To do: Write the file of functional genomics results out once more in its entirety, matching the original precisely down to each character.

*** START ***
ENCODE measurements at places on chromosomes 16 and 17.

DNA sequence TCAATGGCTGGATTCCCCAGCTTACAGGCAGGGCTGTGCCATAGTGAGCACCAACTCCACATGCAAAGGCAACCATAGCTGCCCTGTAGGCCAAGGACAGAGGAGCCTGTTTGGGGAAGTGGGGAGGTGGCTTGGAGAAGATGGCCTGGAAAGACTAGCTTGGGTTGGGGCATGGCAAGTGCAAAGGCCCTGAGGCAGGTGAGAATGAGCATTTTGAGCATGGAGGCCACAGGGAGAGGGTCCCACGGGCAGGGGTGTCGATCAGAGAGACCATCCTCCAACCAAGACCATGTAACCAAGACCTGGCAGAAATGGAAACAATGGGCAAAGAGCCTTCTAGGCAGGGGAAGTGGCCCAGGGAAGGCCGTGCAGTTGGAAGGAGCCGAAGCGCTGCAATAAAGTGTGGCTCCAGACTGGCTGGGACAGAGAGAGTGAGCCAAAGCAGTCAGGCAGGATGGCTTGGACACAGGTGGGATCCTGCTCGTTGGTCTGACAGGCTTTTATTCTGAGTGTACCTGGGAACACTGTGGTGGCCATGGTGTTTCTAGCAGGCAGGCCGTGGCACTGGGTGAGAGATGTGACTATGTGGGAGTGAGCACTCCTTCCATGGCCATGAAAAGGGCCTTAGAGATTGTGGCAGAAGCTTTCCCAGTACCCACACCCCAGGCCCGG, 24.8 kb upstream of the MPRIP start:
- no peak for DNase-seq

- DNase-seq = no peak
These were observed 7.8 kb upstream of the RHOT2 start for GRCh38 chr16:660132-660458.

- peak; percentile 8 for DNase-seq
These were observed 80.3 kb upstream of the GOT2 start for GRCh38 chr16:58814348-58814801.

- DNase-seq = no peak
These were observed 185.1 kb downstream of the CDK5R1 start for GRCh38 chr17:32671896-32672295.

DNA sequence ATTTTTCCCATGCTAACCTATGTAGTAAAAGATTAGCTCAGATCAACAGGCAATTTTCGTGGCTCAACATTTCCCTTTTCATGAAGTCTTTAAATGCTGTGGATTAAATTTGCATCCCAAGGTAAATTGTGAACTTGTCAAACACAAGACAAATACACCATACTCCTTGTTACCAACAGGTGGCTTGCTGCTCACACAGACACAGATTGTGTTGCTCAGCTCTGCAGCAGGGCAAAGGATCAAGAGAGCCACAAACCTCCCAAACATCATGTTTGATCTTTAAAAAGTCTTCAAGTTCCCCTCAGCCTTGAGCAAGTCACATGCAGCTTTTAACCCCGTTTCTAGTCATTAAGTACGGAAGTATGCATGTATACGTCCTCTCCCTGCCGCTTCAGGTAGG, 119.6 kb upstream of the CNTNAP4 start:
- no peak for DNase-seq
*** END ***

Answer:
ENCODE measurements at places on chromosomes 16 and 17.

DNA sequence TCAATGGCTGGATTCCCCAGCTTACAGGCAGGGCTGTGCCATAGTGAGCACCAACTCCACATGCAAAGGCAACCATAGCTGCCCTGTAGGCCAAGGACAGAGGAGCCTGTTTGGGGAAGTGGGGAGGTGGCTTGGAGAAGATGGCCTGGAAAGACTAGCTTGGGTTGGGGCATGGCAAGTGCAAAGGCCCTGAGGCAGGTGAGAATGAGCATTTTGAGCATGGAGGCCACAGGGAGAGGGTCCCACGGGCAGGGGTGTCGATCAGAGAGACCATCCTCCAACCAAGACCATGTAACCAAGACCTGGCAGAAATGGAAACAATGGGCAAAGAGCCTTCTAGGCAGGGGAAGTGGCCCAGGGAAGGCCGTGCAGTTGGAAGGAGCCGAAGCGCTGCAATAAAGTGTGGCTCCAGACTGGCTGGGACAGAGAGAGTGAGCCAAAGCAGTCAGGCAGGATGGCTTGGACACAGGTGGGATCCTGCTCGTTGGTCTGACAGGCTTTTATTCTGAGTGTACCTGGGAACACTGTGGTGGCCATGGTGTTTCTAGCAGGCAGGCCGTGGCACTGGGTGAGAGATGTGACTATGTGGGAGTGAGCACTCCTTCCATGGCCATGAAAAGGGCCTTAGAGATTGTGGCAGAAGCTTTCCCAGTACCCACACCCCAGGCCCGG, 24.8 kb upstream of the MPRIP start:
- no peak for DNase-seq

- DNase-seq = no peak
These were observed 7.8 kb upstream of the RHOT2 start for GRCh38 chr16:660132-660458.

- peak; percentile 8 for DNase-seq
These were observed 80.3 kb upstream of the GOT2 start for GRCh38 chr16:58814348-58814801.

- DNase-seq = no peak
These were observed 185.1 kb downstream of the CDK5R1 start for GRCh38 chr17:32671896-32672295.

DNA sequence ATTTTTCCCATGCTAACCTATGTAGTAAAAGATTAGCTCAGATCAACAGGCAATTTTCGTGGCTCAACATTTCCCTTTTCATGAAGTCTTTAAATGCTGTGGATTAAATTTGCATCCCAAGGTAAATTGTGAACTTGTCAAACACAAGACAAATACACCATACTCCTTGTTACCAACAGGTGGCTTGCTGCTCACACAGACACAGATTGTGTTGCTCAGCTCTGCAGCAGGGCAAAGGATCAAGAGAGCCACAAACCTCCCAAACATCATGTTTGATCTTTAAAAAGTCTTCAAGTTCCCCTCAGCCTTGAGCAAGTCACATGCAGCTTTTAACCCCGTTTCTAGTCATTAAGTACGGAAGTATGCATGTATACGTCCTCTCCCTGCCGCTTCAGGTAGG, 119.6 kb upstream of the CNTNAP4 start:
- no peak for DNase-seq